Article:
People talked about it peripherally, that “unless you have a wind tunnel” it is hard to know for sure what is fastest for you. I understand this, but it annoys me to no end (the lack of data). I have recently discovered the Chung Method and Golden Cheetah software, and have a couple good road loops nearby. So as soon as this effing snow melts I will be out there with my Garmin and power meter running tests. As a power engineer by training, I am lucky to be a big enough nerd that activities like this bring me great joy. So If I start to get a rhythm and consistency maybe I can share the results with you.


…And thanks for the discussion so far. This forum always brings my knowledge up faster than aimlessly grazing over Google search results.

I’ve got the Giro aerohead (with the short tail) - mainly because despite trying not to my head often drops in tt when the pressure is on (especially near the end of 25/50m events) and this seems fast in all conditions and with all head positions. Also as the running joke goes on the UK time trial scene - if I need to go to a fancy dress party I have a ready made Lord Vadar costume! :grinning:

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I would argue that the aerohead is basically a long tail (only comes in 1 type). Short tail would be like the Oakley AR07 or Kask Bambino. These typically test better if you ride head down. If you can keep the trailing edge down and in line with your back, you are typically better served with a long tail. Of course long tail used to be really long, but recent aero testing has proved you can get similar aero advantages with a shorter tail (similar to aero wheel shape developments)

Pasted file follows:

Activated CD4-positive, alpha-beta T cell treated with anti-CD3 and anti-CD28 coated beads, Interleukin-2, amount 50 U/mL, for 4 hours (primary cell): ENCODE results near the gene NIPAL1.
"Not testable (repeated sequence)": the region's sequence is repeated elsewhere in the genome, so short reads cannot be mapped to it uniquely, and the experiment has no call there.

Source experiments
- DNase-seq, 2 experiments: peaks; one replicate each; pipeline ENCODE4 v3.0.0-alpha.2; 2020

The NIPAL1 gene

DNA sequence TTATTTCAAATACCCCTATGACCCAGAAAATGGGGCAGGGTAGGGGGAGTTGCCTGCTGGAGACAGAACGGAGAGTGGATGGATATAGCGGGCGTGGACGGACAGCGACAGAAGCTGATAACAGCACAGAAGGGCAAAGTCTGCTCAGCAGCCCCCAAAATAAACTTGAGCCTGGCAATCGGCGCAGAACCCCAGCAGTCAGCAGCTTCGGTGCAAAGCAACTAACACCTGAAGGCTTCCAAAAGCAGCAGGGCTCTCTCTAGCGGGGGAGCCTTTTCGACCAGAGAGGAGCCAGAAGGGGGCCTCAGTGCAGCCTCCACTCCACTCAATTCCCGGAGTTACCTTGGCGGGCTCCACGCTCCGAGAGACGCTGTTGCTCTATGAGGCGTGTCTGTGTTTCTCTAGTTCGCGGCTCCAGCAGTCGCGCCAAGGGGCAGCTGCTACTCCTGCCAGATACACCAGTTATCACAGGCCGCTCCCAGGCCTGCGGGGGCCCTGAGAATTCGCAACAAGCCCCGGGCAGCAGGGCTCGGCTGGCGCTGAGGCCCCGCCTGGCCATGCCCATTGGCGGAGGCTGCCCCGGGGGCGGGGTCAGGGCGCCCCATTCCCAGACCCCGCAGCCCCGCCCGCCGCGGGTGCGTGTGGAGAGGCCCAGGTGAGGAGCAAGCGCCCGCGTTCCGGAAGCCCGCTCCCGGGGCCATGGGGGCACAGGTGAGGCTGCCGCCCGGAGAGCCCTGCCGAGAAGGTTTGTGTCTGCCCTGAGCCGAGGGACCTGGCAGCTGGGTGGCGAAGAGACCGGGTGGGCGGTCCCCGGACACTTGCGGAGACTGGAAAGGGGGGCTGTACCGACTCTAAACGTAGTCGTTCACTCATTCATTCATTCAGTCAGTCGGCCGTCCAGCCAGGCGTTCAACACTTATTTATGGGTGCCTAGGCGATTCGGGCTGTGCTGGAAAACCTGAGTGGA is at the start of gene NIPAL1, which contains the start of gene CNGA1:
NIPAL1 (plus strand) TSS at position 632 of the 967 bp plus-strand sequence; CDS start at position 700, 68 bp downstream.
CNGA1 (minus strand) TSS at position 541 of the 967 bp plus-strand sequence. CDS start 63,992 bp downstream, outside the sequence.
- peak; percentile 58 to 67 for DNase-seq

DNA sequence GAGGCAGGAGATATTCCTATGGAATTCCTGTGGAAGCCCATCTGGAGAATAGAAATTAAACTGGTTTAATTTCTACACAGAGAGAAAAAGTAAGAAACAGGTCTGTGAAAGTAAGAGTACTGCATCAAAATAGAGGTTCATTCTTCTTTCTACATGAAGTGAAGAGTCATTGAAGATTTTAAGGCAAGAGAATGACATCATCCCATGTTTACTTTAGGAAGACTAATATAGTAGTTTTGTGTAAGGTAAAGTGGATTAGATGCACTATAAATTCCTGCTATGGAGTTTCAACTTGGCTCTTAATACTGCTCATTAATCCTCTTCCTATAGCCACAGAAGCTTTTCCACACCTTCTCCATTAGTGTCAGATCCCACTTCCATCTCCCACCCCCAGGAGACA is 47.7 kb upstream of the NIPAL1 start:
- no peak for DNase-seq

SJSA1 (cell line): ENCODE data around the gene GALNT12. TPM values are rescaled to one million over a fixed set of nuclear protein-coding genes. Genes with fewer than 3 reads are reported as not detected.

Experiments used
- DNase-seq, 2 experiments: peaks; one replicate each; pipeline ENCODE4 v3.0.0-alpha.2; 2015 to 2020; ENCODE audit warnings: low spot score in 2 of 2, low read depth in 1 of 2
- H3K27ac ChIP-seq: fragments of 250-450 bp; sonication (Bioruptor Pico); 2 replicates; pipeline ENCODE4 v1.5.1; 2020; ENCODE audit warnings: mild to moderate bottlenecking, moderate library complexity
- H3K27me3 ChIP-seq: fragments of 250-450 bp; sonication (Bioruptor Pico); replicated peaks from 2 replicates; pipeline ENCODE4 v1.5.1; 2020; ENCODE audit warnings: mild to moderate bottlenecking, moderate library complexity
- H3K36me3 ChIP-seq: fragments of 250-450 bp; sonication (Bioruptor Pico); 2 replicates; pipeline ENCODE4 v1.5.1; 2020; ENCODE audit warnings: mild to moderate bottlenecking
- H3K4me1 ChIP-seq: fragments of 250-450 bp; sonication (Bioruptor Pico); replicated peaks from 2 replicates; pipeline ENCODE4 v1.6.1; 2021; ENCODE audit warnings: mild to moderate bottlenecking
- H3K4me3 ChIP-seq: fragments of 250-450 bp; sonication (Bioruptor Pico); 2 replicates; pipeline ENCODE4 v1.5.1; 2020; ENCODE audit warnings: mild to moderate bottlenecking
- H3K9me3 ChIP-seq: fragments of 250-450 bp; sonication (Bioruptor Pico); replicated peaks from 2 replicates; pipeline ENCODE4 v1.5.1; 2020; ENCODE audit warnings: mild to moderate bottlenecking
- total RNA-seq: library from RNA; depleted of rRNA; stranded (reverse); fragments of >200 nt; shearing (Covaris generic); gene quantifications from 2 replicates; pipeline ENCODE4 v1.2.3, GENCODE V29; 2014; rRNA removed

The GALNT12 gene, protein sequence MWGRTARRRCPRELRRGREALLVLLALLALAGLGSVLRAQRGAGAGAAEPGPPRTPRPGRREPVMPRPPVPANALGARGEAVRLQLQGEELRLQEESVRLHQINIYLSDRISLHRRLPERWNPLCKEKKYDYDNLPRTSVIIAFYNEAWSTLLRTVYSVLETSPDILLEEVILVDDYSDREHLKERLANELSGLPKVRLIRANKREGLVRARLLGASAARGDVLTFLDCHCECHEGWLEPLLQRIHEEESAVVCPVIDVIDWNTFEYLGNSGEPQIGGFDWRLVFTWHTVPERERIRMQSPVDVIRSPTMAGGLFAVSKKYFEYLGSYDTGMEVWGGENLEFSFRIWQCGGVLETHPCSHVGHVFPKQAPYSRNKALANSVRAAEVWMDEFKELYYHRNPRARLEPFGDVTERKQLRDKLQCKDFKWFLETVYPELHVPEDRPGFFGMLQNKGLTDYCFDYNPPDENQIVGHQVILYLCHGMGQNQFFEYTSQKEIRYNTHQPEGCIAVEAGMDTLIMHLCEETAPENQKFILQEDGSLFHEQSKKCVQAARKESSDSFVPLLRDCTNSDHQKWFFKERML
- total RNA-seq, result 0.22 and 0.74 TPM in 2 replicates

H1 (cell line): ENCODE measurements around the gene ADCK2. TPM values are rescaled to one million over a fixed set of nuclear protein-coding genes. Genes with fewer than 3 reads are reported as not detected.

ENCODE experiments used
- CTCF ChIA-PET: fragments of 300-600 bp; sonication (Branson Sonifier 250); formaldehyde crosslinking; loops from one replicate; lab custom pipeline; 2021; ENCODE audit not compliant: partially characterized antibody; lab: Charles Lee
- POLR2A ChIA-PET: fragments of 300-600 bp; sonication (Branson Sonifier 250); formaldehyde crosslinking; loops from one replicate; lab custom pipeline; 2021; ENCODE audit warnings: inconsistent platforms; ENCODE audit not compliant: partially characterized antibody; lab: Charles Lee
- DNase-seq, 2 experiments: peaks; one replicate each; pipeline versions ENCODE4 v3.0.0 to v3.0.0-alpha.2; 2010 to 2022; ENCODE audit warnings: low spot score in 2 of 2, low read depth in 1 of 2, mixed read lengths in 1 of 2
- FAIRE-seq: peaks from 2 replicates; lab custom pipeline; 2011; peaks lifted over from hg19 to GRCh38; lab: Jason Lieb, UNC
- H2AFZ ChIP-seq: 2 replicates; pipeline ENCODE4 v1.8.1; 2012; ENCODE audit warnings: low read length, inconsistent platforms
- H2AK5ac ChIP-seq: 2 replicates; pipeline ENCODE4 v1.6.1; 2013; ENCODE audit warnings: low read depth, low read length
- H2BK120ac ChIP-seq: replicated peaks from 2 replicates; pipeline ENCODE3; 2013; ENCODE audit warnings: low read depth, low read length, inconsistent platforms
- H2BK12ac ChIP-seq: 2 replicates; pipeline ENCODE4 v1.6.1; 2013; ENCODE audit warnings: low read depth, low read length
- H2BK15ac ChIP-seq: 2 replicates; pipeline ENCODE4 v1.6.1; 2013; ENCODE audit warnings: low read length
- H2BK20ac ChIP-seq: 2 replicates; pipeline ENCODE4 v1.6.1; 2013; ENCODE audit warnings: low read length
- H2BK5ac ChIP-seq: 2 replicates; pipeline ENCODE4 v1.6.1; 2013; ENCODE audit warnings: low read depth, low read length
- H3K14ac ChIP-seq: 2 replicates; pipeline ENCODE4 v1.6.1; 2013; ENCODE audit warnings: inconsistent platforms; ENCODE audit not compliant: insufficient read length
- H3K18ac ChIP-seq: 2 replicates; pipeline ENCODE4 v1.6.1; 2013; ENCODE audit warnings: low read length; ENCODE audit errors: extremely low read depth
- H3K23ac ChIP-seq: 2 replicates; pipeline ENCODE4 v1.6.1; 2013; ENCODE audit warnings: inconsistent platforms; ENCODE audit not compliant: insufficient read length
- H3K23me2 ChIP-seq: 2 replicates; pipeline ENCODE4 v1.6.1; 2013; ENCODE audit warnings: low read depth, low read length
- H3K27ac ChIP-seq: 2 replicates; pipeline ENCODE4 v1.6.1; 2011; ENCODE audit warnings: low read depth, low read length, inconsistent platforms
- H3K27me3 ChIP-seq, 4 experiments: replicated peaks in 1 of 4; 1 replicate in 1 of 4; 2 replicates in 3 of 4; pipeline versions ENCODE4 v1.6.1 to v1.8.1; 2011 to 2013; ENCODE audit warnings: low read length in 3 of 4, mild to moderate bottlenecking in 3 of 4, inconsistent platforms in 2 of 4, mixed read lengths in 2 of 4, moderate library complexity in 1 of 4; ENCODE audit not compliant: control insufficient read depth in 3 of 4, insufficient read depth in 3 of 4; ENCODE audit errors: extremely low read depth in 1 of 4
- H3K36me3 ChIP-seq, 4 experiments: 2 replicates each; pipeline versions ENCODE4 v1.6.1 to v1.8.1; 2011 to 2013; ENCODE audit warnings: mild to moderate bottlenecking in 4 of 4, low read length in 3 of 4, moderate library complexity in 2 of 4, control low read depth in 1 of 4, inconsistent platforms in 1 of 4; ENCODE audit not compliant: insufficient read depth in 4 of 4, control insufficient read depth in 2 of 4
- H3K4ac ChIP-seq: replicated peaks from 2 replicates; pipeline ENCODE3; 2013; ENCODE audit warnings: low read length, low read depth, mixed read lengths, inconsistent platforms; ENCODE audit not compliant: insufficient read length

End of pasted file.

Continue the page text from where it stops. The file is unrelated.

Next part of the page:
This is why its always with respect to aero testing. If you know you ride head down most of the time and you bury your head into your aerobars, consider a short tail. Otherwise get a long tail.

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The data for helmets is notoriously personal.

If you can try to borrow a few helms mentioned above from friends or an online retailer (send them back after trying them on ;p) and take a picture of yourself while in the aero position.

I certainly seemed to go a bit quicker when I switched to the Giro - we have a ranking database in the UK called Spindata and my score improved once I switched to the Giro - or may I was just getting fitter at the end of the season…who knows!

My visual thought for turtling is to think about “collapsing” my shoulders blades towards each other. This will significantly lower you head relative your your shoulders.

A lot of people think about “shrugging” to get your head tighter with your shoulders, but IMO the benefit of turtling is to get your head lower, not necessarily tighter relative to your shoulders. Shrugging does this as a byproduct of the action and can be difficult to maintain. Just relaxing your shoulder blades is easier to hold, IME.

Someone also mentioned the weight of the Aerohead,it is definitely not a light lid. Another factor to consider is the large frontal area coming off the front of the helmet. If you have a high hand position, or can get your head very low, you can end up with your helmet hitting your hands. I run into this fairly regularly where I try and get my head lower (I have a very “head down” position) but can’t go any lower because of the helmet shape.

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Good tip. I’ll try that. I thought shrugging was more trying to reduce frontal area around the shoulders? If it helps lower the head then bonus.